If you need more flexibility, you can also split your source code across several directories, keeping the Makefile in the same directory of your code that acts like a “main.” (In this case, main.ino defines setup  and loop.) To do so, your Makefile will, instead, have:

    ARDUINO_LIBS += my_custom_library

in your project Makefile, and your directory structure will look like so:

 ├── libs
 │   └── my_custom_library
 │     ├── my_custom_library.cpp
 │     └── my_custom_library.h
 └── src
  ├── main.ino
  └── Makefile

Finally, we don’t need to constrain ourselves to writing just C++ classes to split projects into multiple files.  Since we’re really working with vanilla C++, you can freely split your project into multiple source (*.c, *.cpp, *.ino, *.pde) and header (*.h, *.hpp) files that live in the same directory as the Makefile, and the Makefile will compile them into one executable.

Other Micros are Fair Game Too

Finally, the Arduino-Makefile is also compatible with a host of other microcontrollers and programmers, not just the ATMEGA328P on the Uno. In short, this feature is an exposition of the features of AVRDUDE, the program for downloading and uploading code to various AVR microcontrollers. Last, but not least, it’s also Teensy-compatible.

Define Our Standard

If you’re looking to get comfortable with the Arduino-Makefile workflow, have a quick look at their examples directory for a host of different use-cases. You can also take a peek at my i2c_demultiplexing_demo source from a couple weeks back for yet another example. At the end of the day, Arduino, with its giant library collection, makes project prototyping fast. For bigger projects, though, we don’t tend to see any standard practices for file organization to make projects easier to navigate. That’s where you come in. With the flexibility of the Makefile, you get it all: the text editor you always wanted, the separate header and implementation files, a clean directory… Now it’s your shot to take this tool and refine your workflow into a method worth sharing with the rest of us.

30 thoughts on “Arduino Development; There’s a Makefile for That

  1. Uhm, well, it’s a Makefile. Nice, but not as grand as you make it sound. And when you’re on the verge of working “in vanilla C or C++ and disregard the Arduino libraries altogether” then you might as well use avr-gcc in the first place (for which similar Makefiles already exist).

    1. True, but I see this as a good tool to get people used to the Arduino environment to transistion away from that environment.

      People have weird mindsets about the entire platform no thanks to the Arduino’s tendencies to mask everything of interest.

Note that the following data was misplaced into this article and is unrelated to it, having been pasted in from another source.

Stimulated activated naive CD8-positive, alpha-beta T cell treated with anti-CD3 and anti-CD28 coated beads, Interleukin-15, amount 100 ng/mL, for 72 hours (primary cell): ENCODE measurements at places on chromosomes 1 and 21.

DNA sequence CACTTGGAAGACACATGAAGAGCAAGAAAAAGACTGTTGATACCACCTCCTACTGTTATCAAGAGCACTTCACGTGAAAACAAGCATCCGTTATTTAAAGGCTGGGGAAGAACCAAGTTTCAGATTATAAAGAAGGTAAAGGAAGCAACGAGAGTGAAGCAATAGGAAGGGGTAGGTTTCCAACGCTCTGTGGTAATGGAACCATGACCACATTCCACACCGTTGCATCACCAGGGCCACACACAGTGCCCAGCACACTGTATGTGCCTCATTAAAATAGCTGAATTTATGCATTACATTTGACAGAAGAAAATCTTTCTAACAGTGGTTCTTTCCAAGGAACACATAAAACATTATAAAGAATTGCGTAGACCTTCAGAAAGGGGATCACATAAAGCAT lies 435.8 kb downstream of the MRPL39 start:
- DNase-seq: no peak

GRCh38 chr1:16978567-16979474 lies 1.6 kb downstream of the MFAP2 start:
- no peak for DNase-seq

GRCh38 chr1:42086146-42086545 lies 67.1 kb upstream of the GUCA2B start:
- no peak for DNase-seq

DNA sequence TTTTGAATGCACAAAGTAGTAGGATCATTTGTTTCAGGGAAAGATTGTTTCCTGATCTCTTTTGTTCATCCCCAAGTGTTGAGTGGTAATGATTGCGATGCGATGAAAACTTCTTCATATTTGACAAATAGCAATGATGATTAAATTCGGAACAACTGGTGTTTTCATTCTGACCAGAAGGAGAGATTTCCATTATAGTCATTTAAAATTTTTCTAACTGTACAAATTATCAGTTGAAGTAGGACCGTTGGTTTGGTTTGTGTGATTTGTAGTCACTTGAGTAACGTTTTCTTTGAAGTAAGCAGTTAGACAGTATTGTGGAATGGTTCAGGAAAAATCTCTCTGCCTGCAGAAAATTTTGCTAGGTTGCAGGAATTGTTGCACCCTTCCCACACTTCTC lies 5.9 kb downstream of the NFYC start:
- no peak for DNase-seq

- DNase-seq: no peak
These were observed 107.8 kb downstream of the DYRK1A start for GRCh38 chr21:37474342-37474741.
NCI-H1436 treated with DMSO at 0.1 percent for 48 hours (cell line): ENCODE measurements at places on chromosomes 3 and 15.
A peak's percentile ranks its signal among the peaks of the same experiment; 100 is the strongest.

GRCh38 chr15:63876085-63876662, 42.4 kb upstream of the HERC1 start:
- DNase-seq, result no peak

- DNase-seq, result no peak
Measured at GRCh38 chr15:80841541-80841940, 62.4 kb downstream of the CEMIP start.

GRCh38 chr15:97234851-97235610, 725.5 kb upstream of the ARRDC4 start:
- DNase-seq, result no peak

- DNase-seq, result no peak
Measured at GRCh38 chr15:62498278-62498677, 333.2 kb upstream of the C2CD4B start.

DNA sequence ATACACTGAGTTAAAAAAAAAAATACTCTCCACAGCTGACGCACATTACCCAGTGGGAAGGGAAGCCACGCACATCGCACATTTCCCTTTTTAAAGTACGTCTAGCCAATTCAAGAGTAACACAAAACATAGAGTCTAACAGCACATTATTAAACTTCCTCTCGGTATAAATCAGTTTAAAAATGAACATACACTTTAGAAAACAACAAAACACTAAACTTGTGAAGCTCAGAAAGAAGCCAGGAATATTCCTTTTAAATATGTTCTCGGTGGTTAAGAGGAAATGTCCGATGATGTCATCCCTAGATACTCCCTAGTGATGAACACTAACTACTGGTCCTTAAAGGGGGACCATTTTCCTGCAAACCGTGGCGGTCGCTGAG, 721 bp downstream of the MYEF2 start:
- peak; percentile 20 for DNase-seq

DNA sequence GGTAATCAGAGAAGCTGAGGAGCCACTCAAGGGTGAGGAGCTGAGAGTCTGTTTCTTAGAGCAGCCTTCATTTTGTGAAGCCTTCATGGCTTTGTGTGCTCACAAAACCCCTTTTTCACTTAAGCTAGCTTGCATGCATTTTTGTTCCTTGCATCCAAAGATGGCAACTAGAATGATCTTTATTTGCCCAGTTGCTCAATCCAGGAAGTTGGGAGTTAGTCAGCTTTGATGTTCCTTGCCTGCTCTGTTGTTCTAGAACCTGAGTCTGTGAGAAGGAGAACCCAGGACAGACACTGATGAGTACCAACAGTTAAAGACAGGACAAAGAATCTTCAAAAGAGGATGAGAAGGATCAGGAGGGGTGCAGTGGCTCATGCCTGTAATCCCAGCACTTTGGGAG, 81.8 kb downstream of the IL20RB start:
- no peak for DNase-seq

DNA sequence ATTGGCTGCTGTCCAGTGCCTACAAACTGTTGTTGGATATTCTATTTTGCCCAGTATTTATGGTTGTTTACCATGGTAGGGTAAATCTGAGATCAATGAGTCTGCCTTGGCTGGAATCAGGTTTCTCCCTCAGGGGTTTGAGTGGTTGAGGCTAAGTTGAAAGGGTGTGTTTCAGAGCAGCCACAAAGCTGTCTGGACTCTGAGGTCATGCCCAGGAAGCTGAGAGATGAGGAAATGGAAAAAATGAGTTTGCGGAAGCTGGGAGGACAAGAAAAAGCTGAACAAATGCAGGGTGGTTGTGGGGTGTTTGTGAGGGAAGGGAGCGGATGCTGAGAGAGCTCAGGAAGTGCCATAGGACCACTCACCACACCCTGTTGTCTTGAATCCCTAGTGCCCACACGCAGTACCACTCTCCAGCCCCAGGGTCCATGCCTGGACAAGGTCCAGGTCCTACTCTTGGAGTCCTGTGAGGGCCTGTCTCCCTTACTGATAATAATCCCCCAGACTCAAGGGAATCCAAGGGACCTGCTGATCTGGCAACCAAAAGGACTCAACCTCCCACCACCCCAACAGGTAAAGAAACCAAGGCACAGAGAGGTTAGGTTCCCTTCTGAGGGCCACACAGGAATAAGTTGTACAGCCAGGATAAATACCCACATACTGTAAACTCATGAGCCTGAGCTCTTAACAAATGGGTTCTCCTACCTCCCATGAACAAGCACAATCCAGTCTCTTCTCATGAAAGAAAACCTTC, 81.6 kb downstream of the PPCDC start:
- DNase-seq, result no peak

2. I agree! I think that if you do not like arduino IDE then just move on to avr-gcc. It’s the next logical step to take and opens up a lot more to whomever decides to go down that path. Although there is a bit of a learning curve and you need to get a programmer, this is just the nature of the beast if you want to keep down the path. The Arduino IDE is for beginners and quick nonsense projects in my oppinion. If you are an advanced programmer then play with the big boy toys.

  2. If one is working on windows platform it is even simpler to work with Atmel studio. Now version 7 is available.
    The Atmel AVRISP MkII programmer is cheap and dispense of a boot loader that take space in flash.

    1. +1

      Anyone who understands what a Makefile is should really just bypass the entire Arduino situation all together

      AVR-Gcc/AVRDUDE in Linux or Atmel Studio in Windows… I like them both the same

      1. yes and no.

        I wrote some ‘commercial’ arduino code (used in some projects that you can build) and while I’m ok at doing makefiles (my project did use them about 3 or 4 yrs ago when I started) my target audience of ‘makers’ will usually not understand the makefile idea and they need the IDE.

        this is what I like about arduino; I can live with the cli and emacs and gcc and makefiles; but others can just load the ino/cpp files into the IDE and have at it. everyone can be happy.

        I call that a huge win, actually.

        1. I agree, It’s easier for the knowledgeable to work around the crappy IDE than for the newbie to deal with make.

          I use Atmel Studio, which isn’t great but it’s very good. Then I release my code to my students and the public, who can use the Arduino IDE, keeping it easy.

          I will try this Makefile, I’ve tried other before. But it usually means giving up the Arduino IDE compatibility, which misses the point of Arduino.

          If one wants straight AVR code, use avr-gcc/avrdude tool set. If you loose Arduino IDE compatibility the is it Arduino still?